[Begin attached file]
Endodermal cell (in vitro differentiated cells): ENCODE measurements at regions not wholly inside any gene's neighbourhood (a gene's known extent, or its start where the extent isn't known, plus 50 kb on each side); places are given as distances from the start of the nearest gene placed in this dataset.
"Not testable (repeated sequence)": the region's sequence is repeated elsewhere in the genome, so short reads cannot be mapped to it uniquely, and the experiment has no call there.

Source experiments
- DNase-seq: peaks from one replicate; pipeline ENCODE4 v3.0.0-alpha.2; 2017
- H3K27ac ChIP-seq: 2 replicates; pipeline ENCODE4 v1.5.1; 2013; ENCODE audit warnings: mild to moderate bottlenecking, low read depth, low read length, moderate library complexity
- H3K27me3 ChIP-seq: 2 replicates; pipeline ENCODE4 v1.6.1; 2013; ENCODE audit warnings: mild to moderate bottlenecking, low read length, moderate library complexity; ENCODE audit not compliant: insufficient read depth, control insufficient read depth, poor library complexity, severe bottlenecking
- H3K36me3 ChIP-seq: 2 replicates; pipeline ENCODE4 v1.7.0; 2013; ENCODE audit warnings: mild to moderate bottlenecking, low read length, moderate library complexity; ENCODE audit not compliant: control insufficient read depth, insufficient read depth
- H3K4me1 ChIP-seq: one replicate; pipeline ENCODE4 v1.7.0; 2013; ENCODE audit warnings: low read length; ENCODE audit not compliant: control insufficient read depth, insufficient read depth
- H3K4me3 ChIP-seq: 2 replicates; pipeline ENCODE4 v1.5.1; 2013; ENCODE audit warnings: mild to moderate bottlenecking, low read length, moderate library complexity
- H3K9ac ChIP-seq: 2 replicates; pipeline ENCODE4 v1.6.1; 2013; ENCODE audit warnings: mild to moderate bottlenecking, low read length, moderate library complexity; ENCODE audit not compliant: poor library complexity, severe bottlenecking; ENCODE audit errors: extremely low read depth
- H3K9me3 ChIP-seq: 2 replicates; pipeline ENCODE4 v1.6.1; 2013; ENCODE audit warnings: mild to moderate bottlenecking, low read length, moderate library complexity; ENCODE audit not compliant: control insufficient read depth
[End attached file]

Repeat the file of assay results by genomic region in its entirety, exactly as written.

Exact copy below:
Endodermal cell (in vitro differentiated cells): ENCODE measurements at regions not wholly inside any gene's neighbourhood (a gene's known extent, or its start where the extent isn't known, plus 50 kb on each side); places are given as distances from the start of the nearest gene placed in this dataset.
"Not testable (repeated sequence)": the region's sequence is repeated elsewhere in the genome, so short reads cannot be mapped to it uniquely, and the experiment has no call there.

Source experiments
- DNase-seq: peaks from one replicate; pipeline ENCODE4 v3.0.0-alpha.2; 2017
- H3K27ac ChIP-seq: 2 replicates; pipeline ENCODE4 v1.5.1; 2013; ENCODE audit warnings: mild to moderate bottlenecking, low read depth, low read length, moderate library complexity
- H3K27me3 ChIP-seq: 2 replicates; pipeline ENCODE4 v1.6.1; 2013; ENCODE audit warnings: mild to moderate bottlenecking, low read length, moderate library complexity; ENCODE audit not compliant: insufficient read depth, control insufficient read depth, poor library complexity, severe bottlenecking
- H3K36me3 ChIP-seq: 2 replicates; pipeline ENCODE4 v1.7.0; 2013; ENCODE audit warnings: mild to moderate bottlenecking, low read length, moderate library complexity; ENCODE audit not compliant: control insufficient read depth, insufficient read depth
- H3K4me1 ChIP-seq: one replicate; pipeline ENCODE4 v1.7.0; 2013; ENCODE audit warnings: low read length; ENCODE audit not compliant: control insufficient read depth, insufficient read depth
- H3K4me3 ChIP-seq: 2 replicates; pipeline ENCODE4 v1.5.1; 2013; ENCODE audit warnings: mild to moderate bottlenecking, low read length, moderate library complexity
- H3K9ac ChIP-seq: 2 replicates; pipeline ENCODE4 v1.6.1; 2013; ENCODE audit warnings: mild to moderate bottlenecking, low read length, moderate library complexity; ENCODE audit not compliant: poor library complexity, severe bottlenecking; ENCODE audit errors: extremely low read depth
- H3K9me3 ChIP-seq: 2 replicates; pipeline ENCODE4 v1.6.1; 2013; ENCODE audit warnings: mild to moderate bottlenecking, low read length, moderate library complexity; ENCODE audit not compliant: control insufficient read depth